The Prevalence of Humbug and Other Essays by Max Black; Cornell University Press; Ithaca, NY.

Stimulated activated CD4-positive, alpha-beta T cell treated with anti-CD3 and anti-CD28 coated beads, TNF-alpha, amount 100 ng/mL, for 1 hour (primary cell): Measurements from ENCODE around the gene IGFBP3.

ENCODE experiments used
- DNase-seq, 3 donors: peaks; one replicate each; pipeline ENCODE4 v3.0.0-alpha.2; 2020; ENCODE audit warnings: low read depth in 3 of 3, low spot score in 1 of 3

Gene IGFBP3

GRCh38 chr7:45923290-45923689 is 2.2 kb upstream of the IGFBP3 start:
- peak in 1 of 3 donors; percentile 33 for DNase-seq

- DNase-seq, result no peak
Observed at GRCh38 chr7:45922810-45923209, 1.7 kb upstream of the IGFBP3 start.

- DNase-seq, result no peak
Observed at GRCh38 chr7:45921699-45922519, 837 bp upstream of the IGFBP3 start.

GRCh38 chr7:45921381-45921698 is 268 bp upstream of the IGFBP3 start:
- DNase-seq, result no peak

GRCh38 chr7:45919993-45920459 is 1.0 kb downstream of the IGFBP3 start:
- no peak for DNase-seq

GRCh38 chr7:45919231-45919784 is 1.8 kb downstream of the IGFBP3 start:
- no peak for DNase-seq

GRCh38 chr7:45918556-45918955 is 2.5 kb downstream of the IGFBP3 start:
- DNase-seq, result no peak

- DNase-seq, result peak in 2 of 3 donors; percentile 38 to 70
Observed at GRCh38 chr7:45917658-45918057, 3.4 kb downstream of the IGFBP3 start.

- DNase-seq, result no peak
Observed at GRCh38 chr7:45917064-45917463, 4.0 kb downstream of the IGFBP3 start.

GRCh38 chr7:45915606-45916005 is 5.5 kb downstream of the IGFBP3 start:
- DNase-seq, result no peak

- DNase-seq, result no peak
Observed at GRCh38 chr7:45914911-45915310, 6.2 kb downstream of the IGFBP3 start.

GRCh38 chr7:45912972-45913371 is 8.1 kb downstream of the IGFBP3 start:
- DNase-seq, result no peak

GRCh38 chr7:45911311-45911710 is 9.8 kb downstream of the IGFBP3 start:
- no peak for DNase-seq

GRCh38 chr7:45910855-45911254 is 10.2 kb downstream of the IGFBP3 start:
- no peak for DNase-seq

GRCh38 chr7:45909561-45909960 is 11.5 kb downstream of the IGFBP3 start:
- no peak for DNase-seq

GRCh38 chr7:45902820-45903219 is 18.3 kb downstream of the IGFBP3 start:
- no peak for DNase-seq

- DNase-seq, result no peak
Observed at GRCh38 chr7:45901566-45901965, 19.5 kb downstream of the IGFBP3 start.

One of the moderately interesting—and ultimately most annoying—things that one can do with a home computer is to put it into a GOTO loop. That is, a program is a series of steps. To make a loop, the final instruction is to go back to the first step. This will happen over and over and over again. Similarly, children often get into a GOTO loop, but in their case it takes the form of the repetition of “Why?” Give them one answer, and they’ll ask it again and again and again. Finally, just as one punches the QUIT button on the keyboard, one is forced to say, “Because I said so, that’s why!” One of the more trying questions that can arise in putatively adult discourse and lead to computer or child-like looping is ‘’Why should I be rational?” Certainly, the universe doesn’t seem to be exactly rational—at least that’s what quantum physicists, Einstein notwithstanding, tell us and on a more microscopic level, that of individuals functioning in society, it seems that those who act selfishly, meanly, sybaritically, and otherwise nonrationally (calculatingly, yes, of course) often have their cake, caviar, champagne, etc., and get to consume them, too. Max Black, Cornell University’s sensible philosopher (and thus a rare bird), has a suitable answer to the question, one that essentially says: because rationality is a defining characteristic of a human being, and if you don’t want to be one, then that’s your business. Black also delves into similarly vexing matters with such a verve that he makes one ready to consider looking at Wittgenstein through his companion to the Tractatus.